Rock socket grouting for Narec's Offshore Anemometry Hub (2013)
The metmast is installed three nautical miles off the coast of Blyth, Northumberland as part of the 99MW Blyth Offshore Wind Demonstration Site.
The 60-metre tall tripod foundation was designed to be secured to the sea floor using a typical pile sleeve connection, along with a grouted rock socket connection at each of its three legs, due to the rocky sea bed.
The grouting operations took place in two stages: The tripod was placed and the 16.5-meter deep rock socket was drilled through the tripod’s pile sleeve. FoundOcean mixed a grout that contained a special retarder to slow the curing rate. The retarder was added via a metered dosing system built into FoundOcean’s mixer. The grout mix was pumped into the socket via a flexible umbilical connected to a Stinger with assistance from an ROV. Immediately following this, the 24-meter long pile was lowered through the sleeve into the grout-filled rock socket. The remaining two rock socket connections followed the same procedure.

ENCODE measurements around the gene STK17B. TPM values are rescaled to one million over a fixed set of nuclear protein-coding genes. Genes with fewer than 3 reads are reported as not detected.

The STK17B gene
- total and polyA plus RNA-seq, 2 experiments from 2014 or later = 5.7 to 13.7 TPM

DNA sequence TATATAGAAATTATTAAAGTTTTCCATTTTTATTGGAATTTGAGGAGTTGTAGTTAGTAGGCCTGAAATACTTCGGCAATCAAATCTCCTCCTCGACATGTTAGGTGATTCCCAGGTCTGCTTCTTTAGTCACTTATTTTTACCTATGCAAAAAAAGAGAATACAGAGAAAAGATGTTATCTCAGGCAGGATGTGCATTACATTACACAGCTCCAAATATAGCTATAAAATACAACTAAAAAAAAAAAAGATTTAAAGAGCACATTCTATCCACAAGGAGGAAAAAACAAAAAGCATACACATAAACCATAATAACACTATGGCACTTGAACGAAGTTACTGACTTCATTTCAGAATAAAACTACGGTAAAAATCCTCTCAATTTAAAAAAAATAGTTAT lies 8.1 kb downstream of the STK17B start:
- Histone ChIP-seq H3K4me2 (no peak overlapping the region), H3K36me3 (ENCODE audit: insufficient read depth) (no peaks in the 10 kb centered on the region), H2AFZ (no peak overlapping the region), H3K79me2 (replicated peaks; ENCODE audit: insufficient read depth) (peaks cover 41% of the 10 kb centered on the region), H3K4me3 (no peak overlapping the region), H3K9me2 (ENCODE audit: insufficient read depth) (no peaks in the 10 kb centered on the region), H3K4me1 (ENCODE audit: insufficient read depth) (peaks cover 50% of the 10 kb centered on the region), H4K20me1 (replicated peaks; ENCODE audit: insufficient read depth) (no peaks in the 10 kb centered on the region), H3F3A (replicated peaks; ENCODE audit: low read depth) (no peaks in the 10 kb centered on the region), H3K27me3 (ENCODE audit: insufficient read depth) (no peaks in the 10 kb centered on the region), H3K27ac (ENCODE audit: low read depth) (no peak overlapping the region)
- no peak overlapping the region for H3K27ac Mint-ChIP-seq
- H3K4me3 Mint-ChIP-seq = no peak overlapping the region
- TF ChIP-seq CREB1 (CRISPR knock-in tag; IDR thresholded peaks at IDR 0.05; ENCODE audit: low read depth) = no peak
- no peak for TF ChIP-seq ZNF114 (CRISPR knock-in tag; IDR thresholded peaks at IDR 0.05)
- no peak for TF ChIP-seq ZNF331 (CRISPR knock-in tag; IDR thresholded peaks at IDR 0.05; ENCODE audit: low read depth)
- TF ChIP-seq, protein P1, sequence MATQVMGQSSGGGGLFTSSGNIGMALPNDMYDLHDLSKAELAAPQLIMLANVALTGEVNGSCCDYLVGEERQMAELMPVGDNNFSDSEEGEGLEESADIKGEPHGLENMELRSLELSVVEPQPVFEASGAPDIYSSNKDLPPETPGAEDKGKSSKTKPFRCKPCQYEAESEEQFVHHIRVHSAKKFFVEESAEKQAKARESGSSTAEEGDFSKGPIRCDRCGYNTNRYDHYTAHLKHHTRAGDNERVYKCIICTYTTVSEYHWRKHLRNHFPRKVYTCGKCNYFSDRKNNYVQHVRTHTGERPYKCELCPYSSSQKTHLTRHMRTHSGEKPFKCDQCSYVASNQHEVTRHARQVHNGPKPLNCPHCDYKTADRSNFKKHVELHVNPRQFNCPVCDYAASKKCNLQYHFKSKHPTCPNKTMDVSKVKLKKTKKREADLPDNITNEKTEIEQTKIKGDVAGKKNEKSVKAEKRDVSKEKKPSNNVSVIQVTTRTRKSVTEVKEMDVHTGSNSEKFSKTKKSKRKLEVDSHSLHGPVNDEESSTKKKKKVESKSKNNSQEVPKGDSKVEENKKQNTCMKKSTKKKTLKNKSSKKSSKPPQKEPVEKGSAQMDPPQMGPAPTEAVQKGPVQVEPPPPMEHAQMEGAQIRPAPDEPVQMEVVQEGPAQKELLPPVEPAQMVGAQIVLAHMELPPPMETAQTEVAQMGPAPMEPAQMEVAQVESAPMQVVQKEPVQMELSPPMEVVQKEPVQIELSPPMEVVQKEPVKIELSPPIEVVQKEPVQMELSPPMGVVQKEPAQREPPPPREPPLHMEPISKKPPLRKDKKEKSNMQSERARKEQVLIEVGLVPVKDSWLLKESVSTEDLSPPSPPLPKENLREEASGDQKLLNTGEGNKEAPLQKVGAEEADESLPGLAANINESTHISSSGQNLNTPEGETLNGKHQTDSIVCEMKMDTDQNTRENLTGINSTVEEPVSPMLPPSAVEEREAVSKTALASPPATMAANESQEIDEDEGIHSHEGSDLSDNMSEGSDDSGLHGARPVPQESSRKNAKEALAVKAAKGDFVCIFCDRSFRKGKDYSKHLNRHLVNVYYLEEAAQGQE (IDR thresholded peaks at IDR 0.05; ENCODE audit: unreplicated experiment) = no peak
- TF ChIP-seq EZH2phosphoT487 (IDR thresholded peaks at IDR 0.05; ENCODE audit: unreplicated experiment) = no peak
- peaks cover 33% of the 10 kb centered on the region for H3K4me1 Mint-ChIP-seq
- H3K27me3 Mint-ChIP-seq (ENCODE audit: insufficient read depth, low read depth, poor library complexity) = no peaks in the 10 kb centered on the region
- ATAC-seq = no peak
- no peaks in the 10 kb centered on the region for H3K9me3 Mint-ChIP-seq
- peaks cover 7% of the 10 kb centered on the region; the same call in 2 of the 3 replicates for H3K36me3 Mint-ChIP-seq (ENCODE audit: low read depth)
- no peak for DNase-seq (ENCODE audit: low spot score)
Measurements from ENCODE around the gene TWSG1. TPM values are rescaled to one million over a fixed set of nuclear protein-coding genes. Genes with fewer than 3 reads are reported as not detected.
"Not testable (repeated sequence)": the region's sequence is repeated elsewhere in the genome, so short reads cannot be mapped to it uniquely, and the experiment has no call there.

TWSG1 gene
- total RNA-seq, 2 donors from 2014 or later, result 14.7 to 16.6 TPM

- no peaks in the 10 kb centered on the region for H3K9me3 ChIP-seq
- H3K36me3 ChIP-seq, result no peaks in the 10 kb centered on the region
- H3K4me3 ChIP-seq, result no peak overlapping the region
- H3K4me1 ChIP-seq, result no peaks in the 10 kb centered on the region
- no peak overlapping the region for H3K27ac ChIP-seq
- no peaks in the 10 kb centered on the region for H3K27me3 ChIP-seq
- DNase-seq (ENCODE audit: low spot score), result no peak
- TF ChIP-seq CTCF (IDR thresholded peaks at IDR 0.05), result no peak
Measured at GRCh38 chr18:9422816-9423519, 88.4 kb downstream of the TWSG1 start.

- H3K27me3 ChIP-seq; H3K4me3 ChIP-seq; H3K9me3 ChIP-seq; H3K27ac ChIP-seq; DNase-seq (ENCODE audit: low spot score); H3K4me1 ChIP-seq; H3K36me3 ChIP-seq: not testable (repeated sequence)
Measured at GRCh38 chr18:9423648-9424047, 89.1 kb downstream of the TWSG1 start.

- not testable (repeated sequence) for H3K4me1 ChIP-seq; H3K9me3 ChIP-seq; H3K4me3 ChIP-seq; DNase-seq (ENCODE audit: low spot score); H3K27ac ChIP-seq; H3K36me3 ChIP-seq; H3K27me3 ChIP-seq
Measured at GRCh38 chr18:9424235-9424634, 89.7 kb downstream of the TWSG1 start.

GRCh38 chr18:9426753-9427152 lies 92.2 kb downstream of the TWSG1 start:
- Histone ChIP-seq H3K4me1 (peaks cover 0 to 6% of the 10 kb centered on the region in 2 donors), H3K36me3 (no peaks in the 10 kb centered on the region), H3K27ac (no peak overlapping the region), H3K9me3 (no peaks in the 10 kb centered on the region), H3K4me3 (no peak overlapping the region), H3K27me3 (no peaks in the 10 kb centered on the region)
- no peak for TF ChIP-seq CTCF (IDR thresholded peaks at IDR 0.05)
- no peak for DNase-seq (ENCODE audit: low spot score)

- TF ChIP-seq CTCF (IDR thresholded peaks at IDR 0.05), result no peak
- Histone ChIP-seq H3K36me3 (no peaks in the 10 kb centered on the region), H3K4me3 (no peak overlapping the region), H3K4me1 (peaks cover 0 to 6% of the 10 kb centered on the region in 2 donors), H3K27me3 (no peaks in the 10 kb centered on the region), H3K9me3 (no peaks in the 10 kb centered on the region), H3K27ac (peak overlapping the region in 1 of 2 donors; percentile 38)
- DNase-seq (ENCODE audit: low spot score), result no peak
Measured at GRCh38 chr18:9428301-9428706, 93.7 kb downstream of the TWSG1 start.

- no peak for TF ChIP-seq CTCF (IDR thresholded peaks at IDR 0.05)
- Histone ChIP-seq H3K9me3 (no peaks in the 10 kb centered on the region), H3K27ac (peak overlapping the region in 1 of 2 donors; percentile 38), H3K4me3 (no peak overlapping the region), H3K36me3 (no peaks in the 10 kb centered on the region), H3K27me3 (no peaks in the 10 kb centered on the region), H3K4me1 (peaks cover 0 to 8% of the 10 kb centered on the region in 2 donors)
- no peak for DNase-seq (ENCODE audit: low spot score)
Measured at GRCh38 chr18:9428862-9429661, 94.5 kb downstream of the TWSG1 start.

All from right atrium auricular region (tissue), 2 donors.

Once the rock socket connections were established, FoundOcean injected ordinary Portland cement (OPC) grout into the annuli between the piles and the tripod sleeves via connectors located 21.5m above sea level.
Grouting operations were completed within 12 hours over a weather window lasting six days.